Vance was a three story school shaped very much like an airplane. On each floor there were two "wings". The first and second graders were on the first floor, then came the third and fourth graders and the fifth and sixth graders took up residence on the third floor. The center of the school,or the fuselage, housed the offices, art and music rooms and the lunchroom. There were big,broad steps leading to the front doors and everything, the brick in the building , the steps and the doors were all colored a deep, dark red. Even the halls, finished concrete , were painted red. So its no wonder that all of my memories of Vance, the good ones and the bad ones are shaded in red.
There are so many stories I could tell about being at Vance. I saw my first "girlfight" there. I remember breaking my arm and then playing football with my cast on and breaking it a second time. Not too smart, really. I missed the sex ed lecture because I had my tonsils out. There were the pickup softball games played almost every morning on the ball field and I remember my mother serving cokes out of a red drink box filled with ice at the Halloween festival. We had a May Pole and in an unrelated incident my friend Charlie Teague decided he didn't like our first grade teacher so he climbed out the first floor window during the first week of school and ran home not to return until the fall of the next year. Staying behind a year must have been good for him because he ended up being president of his senior class 12 years later.
The story I would most like to share, though, is the one about the fifty cent piece in the heating vent. One afternoon when I was in the sixth grade and 11 years old, I left school a little later in the afternoon than I normally would have. I have no idea why I was delayed. The only thing I am sure of is that I didn't stay late to put in extra study time. Anyway, I left later than usual and on the way down the hall I happened to look down into one of the heating vents that was in the hall floor. The vents were about 2ft x 2ft square with corrugated steel frames that served as air ways. They were flush with the hall floor and were laced with metal strips spaced about an inch apart that allowed the air to flow. The aluminum duct made a 90 degree turn about three feet below the hall floor. And lying on that air duct was a fifty cent piece that someone else had dropped through the vent, just three feet from my reach. I pulled on the metal frame to try to gain access to the air duct but they were welded and impossible to budge. The space between the metal strips on the top of the vent was too small for my arms- but I really wanted that fifty cents. I thought just a second and then dashed as fast as I could down the hall and stairs and out the doors and headed for home.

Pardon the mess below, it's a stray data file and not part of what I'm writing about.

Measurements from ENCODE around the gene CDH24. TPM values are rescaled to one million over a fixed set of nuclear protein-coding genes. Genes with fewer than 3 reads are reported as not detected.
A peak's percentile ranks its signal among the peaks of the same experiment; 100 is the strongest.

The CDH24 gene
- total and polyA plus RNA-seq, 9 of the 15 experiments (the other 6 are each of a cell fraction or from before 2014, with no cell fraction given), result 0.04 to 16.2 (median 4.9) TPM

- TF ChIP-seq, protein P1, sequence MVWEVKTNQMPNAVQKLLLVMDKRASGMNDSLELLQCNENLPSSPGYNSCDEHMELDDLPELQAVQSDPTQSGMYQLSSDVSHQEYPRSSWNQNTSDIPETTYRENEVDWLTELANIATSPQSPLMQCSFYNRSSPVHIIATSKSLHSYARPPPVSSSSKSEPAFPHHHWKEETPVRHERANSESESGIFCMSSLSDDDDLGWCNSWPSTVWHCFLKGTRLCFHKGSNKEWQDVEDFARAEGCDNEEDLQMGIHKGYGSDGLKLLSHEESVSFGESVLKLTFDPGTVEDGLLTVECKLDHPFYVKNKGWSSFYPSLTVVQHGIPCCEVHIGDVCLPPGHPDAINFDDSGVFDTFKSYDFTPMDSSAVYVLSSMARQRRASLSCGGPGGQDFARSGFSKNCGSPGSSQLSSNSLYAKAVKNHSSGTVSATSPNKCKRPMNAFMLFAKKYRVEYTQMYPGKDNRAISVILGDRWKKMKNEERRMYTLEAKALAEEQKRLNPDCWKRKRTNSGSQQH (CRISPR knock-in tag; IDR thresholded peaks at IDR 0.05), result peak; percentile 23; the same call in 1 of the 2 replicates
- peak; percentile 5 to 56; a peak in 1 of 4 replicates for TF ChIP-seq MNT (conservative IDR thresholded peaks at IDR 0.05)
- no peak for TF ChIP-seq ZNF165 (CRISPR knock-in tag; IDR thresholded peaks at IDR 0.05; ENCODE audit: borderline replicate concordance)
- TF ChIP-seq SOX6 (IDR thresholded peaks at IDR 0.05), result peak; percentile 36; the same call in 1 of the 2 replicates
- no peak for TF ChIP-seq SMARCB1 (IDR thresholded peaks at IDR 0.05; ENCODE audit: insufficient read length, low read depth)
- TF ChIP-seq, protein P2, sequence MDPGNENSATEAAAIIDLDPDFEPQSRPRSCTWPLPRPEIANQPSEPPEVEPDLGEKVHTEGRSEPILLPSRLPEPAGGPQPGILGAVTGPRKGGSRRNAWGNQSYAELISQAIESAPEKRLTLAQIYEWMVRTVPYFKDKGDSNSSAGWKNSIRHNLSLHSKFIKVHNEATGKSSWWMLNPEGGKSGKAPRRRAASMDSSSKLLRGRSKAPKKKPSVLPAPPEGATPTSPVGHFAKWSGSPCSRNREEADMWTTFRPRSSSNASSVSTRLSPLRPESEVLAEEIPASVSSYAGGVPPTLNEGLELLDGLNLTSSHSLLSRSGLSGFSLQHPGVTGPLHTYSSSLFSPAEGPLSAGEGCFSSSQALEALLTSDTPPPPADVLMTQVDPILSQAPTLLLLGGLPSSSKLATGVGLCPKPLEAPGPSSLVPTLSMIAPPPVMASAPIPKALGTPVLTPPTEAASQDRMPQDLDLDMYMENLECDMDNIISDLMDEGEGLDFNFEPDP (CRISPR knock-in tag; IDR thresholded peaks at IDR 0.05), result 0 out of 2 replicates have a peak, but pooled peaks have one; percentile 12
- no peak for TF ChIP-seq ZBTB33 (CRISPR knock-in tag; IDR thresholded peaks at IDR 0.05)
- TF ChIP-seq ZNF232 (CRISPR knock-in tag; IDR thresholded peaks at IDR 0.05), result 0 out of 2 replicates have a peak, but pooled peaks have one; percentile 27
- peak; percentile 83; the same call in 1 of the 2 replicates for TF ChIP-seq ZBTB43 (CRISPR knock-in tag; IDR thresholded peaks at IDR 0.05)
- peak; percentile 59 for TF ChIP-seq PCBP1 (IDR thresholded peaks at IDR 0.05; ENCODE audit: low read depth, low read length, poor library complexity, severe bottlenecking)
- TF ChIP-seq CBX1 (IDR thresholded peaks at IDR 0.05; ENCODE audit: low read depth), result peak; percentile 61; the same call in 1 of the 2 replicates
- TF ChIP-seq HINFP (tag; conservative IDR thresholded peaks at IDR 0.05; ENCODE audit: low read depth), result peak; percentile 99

Our house was about a ten minute jog from the school. I cut through the woods and then ran up the big Olney Road hill then took a left to our little bungalow on Maple Crescent. I burst inside, there was no one home, grabbed a broom and some chewing gum and then ran back outside and back to the school. My feet were flying and my heart was pounding. I remember being so fearful that someone else would see the fifty cents and it would be gone when I returned. But luck was with me. When I reached Vance School the door was still open and when I got to the third floor, the fifty cents was still lying, as if it had been waiting just for me, at the bottom of the air duct. I chewed the bubble gum, stuck it to the end of the broom stick, and gingerly retrieved my reward as the fifty cent piece was raised so carefully until it cleared the vented grate and was in my pocket. By the way, fifty cents was a lot of money in the 1950's when this adventure was taking place on the third floor of a virtually empty school building. One of the cool things about that event is that I never told anyone about what I had done. Somehow there was a strange satisfaction drawn out of keeping my creativity and hard work and good luck to myself. Someone else will have to figure out the psychology associated with my secrecy. It might have been,simply, that I might have worried that if I told I would have to return the money to its original owner and I believed that I had earned that money for myself.
Fast forward forty years to a night near our home in Georgia when Anna Lee and I were driving back from a dinner meeting and we had stopped to get gas. I went in the station to pay and overheard a conversation about the man who was supposed to have come by to empty the trash. Evidently, he had decided not to show up for his job that particular night. There was a $10.00 bill lying on the top of the cash register waiting for him when he completed his nightly duty. You can guess the rest of the story. I went back to the car, took off my sport coat, got a pair of gloves from the trunk of the car and proceeded to empty a 55 gallon can of trash into the dumpster about 20 yards away. I replaced the can and went back inside the station and took the ten dollars for myself. It had taken all of five minutes. I got exactly the same satisfaction from taking out that trash and putting that $10.00 in my pocket as I did when I was eleven years old and retrieved the 50 cent piece from the air duct on the third floor of old Vance School-go figure.

Posted by Toby Hill